When a woman took her fingerprints that night, Six said she asked the woman if she could feel and see Six’s hands shaking from the seizures she had been having. Six said the woman said yes, but that “reporting it to anyone beyond finger printing [sic] wasn’t her job.”
Again, it is unclear from these text messages where the fingerprinting or the alleged mask incident described above took place — at the West Precinct or at the King County Jail — and Smith said in a later text message to the Emerald that she was unsure about the location. Six was not immediately available for comment.
When Ash was moved to and fingerprinted at the King County Jail, Ash says in the video that she could again hear Six screaming, except when Six was quiet and lying on the floor.
“And that’s when we were most worried about her,” Ash said in a follow-up text message to the Emerald.
Leading up to her transport to King County Jail, Ash says she and others were forced to sit on the ground of their concrete cell, their hands cuffed behind their backs for hours. A fellow protester, David Stanton, who was arrested around the same time as Ash, said in a written statement emailed to the Emerald that the group was there until well past midnight, just sitting on the hard floor, cuffs digging into their skin.
“While in SPD custody an officer tightened another detainee’s and my cuffs so tight after we used the toilet that the cuffs broke through our skin, and when asked to loosen them she refused. Only after well over an hour did another officer agree to loosen the cuffs but scolded us for moving too much,” Stanton’s statement reads.
Most of the other protesters were also covered in pepper spray, and Ash says none of them were allowed to wash up. Everyone was denied medical treatment and many were denied their medications, Ash said in a later phone interview with the Emerald. One young woman, Ash said, had so much pepper spray on her face that she could barely open her eyes. Another young woman with a spinal injury allegedly suffered during her arrest was never taken to the hospital and never received medical care, instead forced to sit against a hard stone wall. Even after Ash got home, her wounds were still filled with gravel from being dragged across the ground.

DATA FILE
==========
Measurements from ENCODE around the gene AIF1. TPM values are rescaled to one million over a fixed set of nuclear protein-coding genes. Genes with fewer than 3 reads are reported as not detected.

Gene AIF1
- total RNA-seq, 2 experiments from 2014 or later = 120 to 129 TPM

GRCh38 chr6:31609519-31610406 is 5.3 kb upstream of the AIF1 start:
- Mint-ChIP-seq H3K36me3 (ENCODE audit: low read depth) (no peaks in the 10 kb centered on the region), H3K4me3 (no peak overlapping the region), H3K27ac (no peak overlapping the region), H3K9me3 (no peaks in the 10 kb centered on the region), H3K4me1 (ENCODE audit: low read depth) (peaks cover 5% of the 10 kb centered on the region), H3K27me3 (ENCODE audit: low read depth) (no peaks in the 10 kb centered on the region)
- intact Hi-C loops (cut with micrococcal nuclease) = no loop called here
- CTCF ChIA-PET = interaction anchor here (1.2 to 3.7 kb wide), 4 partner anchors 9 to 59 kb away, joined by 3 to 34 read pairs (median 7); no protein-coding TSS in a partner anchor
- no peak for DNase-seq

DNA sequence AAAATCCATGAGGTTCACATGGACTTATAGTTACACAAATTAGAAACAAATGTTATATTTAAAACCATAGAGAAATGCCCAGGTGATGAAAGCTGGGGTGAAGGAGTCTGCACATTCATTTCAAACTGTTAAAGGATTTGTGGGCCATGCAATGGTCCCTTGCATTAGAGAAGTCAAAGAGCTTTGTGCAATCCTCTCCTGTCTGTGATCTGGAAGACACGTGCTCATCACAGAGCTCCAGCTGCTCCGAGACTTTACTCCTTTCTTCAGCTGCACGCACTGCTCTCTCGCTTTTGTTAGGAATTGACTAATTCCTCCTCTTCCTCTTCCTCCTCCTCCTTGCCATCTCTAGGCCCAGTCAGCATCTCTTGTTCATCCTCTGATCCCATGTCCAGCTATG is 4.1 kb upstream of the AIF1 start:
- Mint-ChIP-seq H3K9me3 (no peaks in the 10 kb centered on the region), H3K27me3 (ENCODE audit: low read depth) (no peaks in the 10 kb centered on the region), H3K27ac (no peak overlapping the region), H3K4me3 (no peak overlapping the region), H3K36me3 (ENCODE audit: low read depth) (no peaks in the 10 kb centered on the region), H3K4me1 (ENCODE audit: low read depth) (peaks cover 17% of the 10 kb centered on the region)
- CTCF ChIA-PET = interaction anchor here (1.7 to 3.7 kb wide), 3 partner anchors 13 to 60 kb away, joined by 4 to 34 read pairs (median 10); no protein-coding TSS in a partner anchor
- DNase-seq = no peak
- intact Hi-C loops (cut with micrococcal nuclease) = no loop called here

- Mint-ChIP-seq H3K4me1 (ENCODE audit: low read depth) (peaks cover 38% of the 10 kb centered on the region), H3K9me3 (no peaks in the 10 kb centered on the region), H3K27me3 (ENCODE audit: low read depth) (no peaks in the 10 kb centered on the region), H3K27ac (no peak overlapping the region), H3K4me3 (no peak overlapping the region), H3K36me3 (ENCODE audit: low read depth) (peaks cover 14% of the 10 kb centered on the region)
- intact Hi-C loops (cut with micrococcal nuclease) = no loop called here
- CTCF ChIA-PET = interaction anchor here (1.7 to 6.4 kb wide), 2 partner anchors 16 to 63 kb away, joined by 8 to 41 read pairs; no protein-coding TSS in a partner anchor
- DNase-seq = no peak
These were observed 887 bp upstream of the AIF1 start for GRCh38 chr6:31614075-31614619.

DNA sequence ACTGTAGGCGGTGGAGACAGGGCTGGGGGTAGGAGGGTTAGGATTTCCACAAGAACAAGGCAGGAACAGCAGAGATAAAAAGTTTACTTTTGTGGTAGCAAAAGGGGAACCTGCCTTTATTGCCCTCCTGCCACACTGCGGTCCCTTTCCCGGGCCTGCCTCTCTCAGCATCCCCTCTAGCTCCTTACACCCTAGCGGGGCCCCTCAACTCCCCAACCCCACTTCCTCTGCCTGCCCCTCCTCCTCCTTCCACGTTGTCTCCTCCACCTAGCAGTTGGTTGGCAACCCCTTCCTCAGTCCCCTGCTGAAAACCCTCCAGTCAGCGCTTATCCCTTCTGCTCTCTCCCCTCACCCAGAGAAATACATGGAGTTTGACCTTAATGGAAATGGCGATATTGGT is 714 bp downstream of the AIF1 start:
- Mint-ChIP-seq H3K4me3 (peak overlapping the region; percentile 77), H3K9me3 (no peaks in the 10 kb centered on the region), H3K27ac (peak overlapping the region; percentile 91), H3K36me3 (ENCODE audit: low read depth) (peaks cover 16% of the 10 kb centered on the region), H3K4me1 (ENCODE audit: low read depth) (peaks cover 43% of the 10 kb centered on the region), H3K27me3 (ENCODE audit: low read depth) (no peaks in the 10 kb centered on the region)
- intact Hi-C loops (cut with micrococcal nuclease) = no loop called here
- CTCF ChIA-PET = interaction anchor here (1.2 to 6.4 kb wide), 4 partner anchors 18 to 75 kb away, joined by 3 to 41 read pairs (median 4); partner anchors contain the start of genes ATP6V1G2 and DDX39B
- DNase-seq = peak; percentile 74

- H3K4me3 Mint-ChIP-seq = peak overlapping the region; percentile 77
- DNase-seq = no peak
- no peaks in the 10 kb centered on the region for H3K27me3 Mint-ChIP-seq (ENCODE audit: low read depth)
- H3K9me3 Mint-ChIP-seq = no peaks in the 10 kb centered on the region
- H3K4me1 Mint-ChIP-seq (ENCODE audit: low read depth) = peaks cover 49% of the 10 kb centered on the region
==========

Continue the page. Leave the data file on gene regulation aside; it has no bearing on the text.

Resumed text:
After Stanton and four or five others were transported to the jail sometime between 1 and 2 a.m., Stanton said he was booked and allowed to make a phone call around 2 a.m. However, this was not the case for all the protesters: Six said she pleaded and “pounded on the door for hours demanding my attorney and phone call and never got it and was left in solitary to have seizures in front of officers and medical staff. [King County Jail guards] even mocked them [my seizures].”
Smith said in an interview with the Emerald that when she went to visit Six and three other protestors the morning of July 26, she was denied access to Six. The guard told Smith that Six had said she didn’t want a lawyer, and allegedly wanted a phone call, first, before she spoke with a lawyer. Six also told Smith that “I NEVER told officers I didn’t want to see my legal [representation].”
“They wouldn’t say why they wouldn’t give her a phone call. They just didn’t,” Smith said.
When Smith visited the other detained protestors, though, she was shocked at what she saw.
“[One protestor’s] face got bashed into the ground when he was arrested. [Another protester’s] didn’t, but … he had these huge marks on his body, like from munitions,” Smith said. “The marks on his body are horrific.”
She also said at least one other protester was not told what he was being charged with.
Smith also said that the police alleged that Ash, Six, Stanton, and the others they arrested were part of “a large, violent group that had gathered with the express, stated intent to cause violence and destruction.” Ash, Stanton, and Smith all said this is false. The police also said that some members of the group had set fire to the construction site adjacent to the youth detention center, but Smith said that at least one person charged with this “was nowhere near that, didn’t even know about it.”
The construction site in question is not near Cal Anderson Park.
She also said that most of the statements signed under penalty of perjury were “copy-paste jobs,” and that lawyers who had tried to visit their clients at the King County Jail were allegedly told they would have to leave at 10 p.m. or be locked inside for the night.
When she was finally taken to the jail after midnight, Ash says in the video that the group was originally told they would be allowed to leave that night, and were only being charged with misdemeanors. However, this was not the case. They were instead allegedly forced to spend the night in the jail, without blankets or food. Ash says they didn’t even have water, as she and the eight protesters she was detained with were afraid to use the fountain above the toilet, due to the possibility they could be infected with the novel coronavirus.
Ash allegedly couldn’t even get a handle on what her specific situation was: she says that when she tried to find out what her bail was, “a court official refused to give me bail info, saying I was rude, and walked away.”